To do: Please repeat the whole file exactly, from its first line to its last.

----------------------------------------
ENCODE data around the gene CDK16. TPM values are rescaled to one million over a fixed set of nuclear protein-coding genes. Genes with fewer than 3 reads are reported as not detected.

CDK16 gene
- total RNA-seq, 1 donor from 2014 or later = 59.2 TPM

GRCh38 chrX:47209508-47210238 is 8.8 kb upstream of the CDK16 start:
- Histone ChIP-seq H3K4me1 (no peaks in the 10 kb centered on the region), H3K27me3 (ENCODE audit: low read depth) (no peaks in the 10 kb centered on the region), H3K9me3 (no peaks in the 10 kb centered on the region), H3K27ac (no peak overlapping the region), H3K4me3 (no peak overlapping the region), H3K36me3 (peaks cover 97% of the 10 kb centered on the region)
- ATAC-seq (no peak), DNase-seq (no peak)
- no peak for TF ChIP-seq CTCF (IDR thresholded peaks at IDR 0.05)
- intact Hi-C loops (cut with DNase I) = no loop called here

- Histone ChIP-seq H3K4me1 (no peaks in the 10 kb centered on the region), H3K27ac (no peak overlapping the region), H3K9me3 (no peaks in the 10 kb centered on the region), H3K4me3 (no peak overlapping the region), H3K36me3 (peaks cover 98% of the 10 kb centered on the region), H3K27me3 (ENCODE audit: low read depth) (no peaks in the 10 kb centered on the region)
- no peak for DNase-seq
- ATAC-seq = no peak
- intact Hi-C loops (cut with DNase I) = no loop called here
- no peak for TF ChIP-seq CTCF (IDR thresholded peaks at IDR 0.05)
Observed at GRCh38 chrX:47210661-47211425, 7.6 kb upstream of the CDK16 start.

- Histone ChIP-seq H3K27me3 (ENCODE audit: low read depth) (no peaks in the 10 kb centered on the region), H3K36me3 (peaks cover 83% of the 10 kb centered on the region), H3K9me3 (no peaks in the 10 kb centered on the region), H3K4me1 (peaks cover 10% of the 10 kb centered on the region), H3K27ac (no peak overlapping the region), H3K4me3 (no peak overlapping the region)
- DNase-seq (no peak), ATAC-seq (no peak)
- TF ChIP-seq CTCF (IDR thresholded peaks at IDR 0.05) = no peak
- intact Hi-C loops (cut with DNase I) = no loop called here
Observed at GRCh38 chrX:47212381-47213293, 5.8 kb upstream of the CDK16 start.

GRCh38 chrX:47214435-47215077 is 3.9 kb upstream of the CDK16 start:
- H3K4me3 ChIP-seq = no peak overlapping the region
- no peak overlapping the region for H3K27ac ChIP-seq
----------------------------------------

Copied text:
ENCODE data around the gene CDK16. TPM values are rescaled to one million over a fixed set of nuclear protein-coding genes. Genes with fewer than 3 reads are reported as not detected.

CDK16 gene
- total RNA-seq, 1 donor from 2014 or later = 59.2 TPM

GRCh38 chrX:47209508-47210238 is 8.8 kb upstream of the CDK16 start:
- Histone ChIP-seq H3K4me1 (no peaks in the 10 kb centered on the region), H3K27me3 (ENCODE audit: low read depth) (no peaks in the 10 kb centered on the region), H3K9me3 (no peaks in the 10 kb centered on the region), H3K27ac (no peak overlapping the region), H3K4me3 (no peak overlapping the region), H3K36me3 (peaks cover 97% of the 10 kb centered on the region)
- ATAC-seq (no peak), DNase-seq (no peak)
- no peak for TF ChIP-seq CTCF (IDR thresholded peaks at IDR 0.05)
- intact Hi-C loops (cut with DNase I) = no loop called here

- Histone ChIP-seq H3K4me1 (no peaks in the 10 kb centered on the region), H3K27ac (no peak overlapping the region), H3K9me3 (no peaks in the 10 kb centered on the region), H3K4me3 (no peak overlapping the region), H3K36me3 (peaks cover 98% of the 10 kb centered on the region), H3K27me3 (ENCODE audit: low read depth) (no peaks in the 10 kb centered on the region)
- no peak for DNase-seq
- ATAC-seq = no peak
- intact Hi-C loops (cut with DNase I) = no loop called here
- no peak for TF ChIP-seq CTCF (IDR thresholded peaks at IDR 0.05)
Observed at GRCh38 chrX:47210661-47211425, 7.6 kb upstream of the CDK16 start.

- Histone ChIP-seq H3K27me3 (ENCODE audit: low read depth) (no peaks in the 10 kb centered on the region), H3K36me3 (peaks cover 83% of the 10 kb centered on the region), H3K9me3 (no peaks in the 10 kb centered on the region), H3K4me1 (peaks cover 10% of the 10 kb centered on the region), H3K27ac (no peak overlapping the region), H3K4me3 (no peak overlapping the region)
- DNase-seq (no peak), ATAC-seq (no peak)
- TF ChIP-seq CTCF (IDR thresholded peaks at IDR 0.05) = no peak
- intact Hi-C loops (cut with DNase I) = no loop called here
Observed at GRCh38 chrX:47212381-47213293, 5.8 kb upstream of the CDK16 start.

GRCh38 chrX:47214435-47215077 is 3.9 kb upstream of the CDK16 start:
- H3K4me3 ChIP-seq = no peak overlapping the region
- no peak overlapping the region for H3K27ac ChIP-seq